Nightly News   |  June 15, 2010

Congress derides big oil's crisis planning

Dismissing the "cookie-cutter" emergency response plans of major oil companies on Tuesday, lawmakers on Capitol Hill demanded a pound of flesh from oil executives who they accused of being as unprepared as BP to cope with a crisis of this scale. NBC's Kelly O'Donnell reports.

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HOLT: giant oil companies , including BP , were up on Capitol Hill today at a congressional hearing, where the four rival companies said they would not make the same mistakes as BP . But not everyone was buying that line. NBC 's Kelly O'Donnell has that part of the story for us. Hello, Kelly .

KELLY O'DONNELL reporting: Good evening, Lester . There is so much mistrust here. BP again promised to pay all costs, but today BP 's president told Congress he could not commit now to that special escrow fund. While the other oil companies say they're sharing everything -- people, equipment, resources -- to try to help, but they don't want to share in any of the blame for this crisis.

Offscreen Voice #3: Raise your right hands.

O'DONNELL: With the giants of the oil business under oath...

Voice #3: The whole truth, and nothing but the truth .

O'DONNELL: ...an entire industry interrogated and scolded by Congress .

Representative ANTHONY WEINER (Democrat, New York): And I wonder what you would say to the American people who open up the newspaper and say, `Well, BP says, dot dot dot ' -- why any of it should be believed?

Representative CHARLES GONZALEZ (Democrat, Texas): I'm a proponent of offshore drilling . Y'all are not making me look good.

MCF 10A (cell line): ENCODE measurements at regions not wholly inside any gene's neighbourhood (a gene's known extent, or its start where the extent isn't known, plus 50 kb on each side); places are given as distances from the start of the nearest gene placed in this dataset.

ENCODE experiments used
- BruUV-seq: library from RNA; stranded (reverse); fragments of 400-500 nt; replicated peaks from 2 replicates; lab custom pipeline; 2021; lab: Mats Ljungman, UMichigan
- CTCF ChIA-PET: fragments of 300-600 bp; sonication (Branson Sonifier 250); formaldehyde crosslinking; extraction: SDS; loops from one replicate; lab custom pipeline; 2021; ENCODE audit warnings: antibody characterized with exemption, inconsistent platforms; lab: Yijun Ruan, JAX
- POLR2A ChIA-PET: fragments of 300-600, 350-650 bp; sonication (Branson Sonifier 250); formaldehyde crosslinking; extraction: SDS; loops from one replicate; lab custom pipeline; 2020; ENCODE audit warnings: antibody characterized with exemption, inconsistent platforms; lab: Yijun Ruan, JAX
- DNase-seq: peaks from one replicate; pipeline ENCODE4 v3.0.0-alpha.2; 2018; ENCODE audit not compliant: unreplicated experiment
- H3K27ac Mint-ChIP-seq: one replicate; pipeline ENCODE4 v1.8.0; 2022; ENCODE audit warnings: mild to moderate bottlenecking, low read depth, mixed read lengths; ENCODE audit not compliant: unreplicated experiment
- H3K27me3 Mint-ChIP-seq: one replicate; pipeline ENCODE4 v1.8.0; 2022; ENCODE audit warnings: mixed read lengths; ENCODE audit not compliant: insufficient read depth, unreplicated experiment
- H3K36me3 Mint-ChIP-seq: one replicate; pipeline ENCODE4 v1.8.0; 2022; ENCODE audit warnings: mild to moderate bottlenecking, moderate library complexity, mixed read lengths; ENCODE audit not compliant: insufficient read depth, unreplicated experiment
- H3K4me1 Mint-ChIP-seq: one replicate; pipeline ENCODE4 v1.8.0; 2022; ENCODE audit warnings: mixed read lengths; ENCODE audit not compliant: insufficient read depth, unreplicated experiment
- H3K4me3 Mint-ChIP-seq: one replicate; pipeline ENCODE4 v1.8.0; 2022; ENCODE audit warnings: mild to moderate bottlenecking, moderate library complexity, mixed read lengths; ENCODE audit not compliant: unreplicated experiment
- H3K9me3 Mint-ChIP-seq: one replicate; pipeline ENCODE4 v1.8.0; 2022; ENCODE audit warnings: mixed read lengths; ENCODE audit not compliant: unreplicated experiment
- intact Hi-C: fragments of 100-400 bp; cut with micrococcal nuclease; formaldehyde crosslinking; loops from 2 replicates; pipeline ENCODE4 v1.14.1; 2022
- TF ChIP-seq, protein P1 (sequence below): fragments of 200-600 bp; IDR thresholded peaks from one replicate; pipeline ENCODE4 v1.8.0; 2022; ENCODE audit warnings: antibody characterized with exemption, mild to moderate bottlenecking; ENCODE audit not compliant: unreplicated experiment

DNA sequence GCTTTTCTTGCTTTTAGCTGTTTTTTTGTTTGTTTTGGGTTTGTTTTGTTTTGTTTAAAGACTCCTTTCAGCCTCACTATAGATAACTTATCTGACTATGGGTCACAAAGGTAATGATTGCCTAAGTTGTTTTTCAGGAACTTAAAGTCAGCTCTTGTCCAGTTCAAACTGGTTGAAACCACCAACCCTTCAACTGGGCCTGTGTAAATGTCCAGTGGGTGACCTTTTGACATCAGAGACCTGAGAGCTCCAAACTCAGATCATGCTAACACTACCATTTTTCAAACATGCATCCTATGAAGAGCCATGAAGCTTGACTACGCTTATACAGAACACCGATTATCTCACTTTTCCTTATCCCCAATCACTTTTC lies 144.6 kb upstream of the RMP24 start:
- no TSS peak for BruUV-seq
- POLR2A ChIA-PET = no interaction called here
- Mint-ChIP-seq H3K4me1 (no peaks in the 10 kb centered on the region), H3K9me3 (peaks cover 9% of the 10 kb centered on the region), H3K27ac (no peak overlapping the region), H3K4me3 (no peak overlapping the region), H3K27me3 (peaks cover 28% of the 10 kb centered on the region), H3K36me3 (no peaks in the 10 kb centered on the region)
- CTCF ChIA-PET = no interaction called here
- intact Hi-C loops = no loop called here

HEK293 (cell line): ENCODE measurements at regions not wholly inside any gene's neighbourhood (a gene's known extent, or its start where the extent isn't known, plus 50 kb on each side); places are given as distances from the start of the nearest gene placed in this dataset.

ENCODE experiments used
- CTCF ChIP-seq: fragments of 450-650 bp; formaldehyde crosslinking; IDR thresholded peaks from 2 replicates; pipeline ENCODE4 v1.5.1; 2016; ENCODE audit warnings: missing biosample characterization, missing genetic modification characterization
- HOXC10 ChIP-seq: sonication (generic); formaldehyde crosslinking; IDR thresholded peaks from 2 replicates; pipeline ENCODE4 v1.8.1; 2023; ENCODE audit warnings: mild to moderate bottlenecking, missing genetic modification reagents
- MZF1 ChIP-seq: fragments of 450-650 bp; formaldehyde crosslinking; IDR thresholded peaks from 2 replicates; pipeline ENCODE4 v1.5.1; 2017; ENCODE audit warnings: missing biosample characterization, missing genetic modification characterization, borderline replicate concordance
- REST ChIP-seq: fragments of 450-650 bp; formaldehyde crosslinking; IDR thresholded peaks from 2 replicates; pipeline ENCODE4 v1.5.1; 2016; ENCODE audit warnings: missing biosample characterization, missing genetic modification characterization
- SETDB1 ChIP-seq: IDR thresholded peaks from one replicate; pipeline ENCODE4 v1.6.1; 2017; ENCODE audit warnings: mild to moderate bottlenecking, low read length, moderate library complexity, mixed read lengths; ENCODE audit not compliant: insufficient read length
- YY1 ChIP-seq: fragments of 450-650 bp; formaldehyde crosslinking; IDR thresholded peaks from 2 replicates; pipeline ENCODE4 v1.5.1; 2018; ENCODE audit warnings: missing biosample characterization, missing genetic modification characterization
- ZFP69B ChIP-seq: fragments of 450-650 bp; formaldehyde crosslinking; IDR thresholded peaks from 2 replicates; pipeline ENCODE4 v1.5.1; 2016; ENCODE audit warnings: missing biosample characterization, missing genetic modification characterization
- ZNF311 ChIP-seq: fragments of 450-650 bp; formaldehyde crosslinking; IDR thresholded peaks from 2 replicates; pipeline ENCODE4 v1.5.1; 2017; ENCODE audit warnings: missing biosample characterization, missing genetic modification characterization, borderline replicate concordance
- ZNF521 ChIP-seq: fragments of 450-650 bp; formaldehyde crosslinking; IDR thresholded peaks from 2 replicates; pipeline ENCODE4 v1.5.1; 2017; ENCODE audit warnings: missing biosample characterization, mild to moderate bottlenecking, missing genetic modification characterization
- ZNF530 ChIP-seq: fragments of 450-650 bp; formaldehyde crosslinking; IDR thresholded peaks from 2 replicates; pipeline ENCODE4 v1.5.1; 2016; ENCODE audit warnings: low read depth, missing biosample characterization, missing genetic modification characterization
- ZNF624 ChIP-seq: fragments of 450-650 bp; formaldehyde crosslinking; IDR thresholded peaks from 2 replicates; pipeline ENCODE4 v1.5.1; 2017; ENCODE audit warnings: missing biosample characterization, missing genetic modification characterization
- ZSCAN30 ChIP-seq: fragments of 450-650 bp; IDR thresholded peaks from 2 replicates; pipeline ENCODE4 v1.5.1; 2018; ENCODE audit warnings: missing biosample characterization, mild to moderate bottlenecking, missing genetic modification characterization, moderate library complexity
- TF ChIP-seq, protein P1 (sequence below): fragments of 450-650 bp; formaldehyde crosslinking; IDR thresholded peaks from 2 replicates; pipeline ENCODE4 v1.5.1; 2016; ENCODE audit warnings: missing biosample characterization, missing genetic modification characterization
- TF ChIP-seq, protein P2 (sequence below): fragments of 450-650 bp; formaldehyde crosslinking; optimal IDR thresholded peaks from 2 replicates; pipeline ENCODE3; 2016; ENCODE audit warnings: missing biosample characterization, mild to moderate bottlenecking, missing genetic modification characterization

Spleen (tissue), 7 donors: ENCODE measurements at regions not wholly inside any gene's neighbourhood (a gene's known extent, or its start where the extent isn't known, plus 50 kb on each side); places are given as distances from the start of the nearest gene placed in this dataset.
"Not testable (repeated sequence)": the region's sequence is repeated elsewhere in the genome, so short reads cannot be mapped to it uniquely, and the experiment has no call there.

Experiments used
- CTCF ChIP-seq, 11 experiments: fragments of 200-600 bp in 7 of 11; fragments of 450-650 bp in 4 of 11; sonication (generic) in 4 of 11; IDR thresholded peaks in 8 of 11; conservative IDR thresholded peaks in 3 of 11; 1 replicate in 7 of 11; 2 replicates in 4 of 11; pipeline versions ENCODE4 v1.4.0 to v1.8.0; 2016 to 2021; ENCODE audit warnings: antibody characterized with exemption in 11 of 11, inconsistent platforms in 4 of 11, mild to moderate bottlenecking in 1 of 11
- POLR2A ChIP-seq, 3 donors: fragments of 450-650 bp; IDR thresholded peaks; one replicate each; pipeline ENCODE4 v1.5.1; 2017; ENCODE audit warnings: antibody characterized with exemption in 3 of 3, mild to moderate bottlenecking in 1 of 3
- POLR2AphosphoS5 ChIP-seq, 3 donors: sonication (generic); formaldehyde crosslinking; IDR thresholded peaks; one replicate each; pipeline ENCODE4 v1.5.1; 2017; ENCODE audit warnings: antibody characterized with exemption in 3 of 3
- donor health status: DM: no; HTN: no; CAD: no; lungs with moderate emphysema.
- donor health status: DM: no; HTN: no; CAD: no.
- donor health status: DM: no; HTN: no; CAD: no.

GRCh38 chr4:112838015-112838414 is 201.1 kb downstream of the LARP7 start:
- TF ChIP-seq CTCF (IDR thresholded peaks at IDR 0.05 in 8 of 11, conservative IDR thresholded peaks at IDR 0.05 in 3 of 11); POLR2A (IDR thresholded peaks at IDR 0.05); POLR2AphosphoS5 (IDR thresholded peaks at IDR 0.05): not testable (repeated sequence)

O'DONNELL: Frustrated by the scope of BP 's mess, from unstoppable oil to slow reimbursement checks, lawmakers from both parties demanded a pound of flesh.

Representative CLIFF STEARNS (Republican, Florida): I really think you should be resigning as chairman of BP America .

Representative JOSEPH CAO (Republican, Louisiana): During the samurai days, we just give you a knife and ask you to commit hara-kari.

O'DONNELL: Since BP clearly was not equipped for this disaster, lawmakers are alarmed that BP 's competitors have given the government nearly identical emergency response plans.

Representative HENRY WAXMAN (Democrat, California): These are cookie cutter plans. ExxonMobil , Chevron , ConocoPhillips and Shell are as unprepared as BP was.

O'DONNELL: Those plans include steps to protect wildlife that does not even live in the gulf.

Mr. REX TILLERSON (ExxonMobil Corporation Chairman and CEO): I refer...

Representative EDWARD MARKEY (Democrat, Massachusetts): How can walruses be in a response plan for the Gulf of Mexico ?

Mr. TILLERSON: It's unfortunate that walruses were included, and it's an embarrassment that they were included.

O'DONNELL: While acknowledging the need for safety and defending the need for drilling, the oil executives sharply distance themselves from BP .

Mr. JAMES MULVA (ConocoPhillips Chairman and CEO): Most of us sitting here today would have, by our practices and policies, would have drilled the well and handled it differently.

Rep. WAXMAN: You think that they made mistakes? The answer would -- you would give would be yes?

Mr. TILLERSON: We would not have drilled the well the way they did.

Rep. WAXMAN: OK.

O'DONNELL: Well, Congress was skeptical about that, saying with hindsight it's easy for those other companies to say they would have done a better job. Now, apart from today's angry words, this committee has a new report with documents and evidence it says shows that BP knowingly cut corners to save money and time, and that will be the focus of the most anticipated hearing yet, Thursday, when BP 's global chief executive officer Tony Hayward is here

for the very first time. Lester: Kelly O'Donnell on Capitol Hill for us. Thank you. Back

HOLT: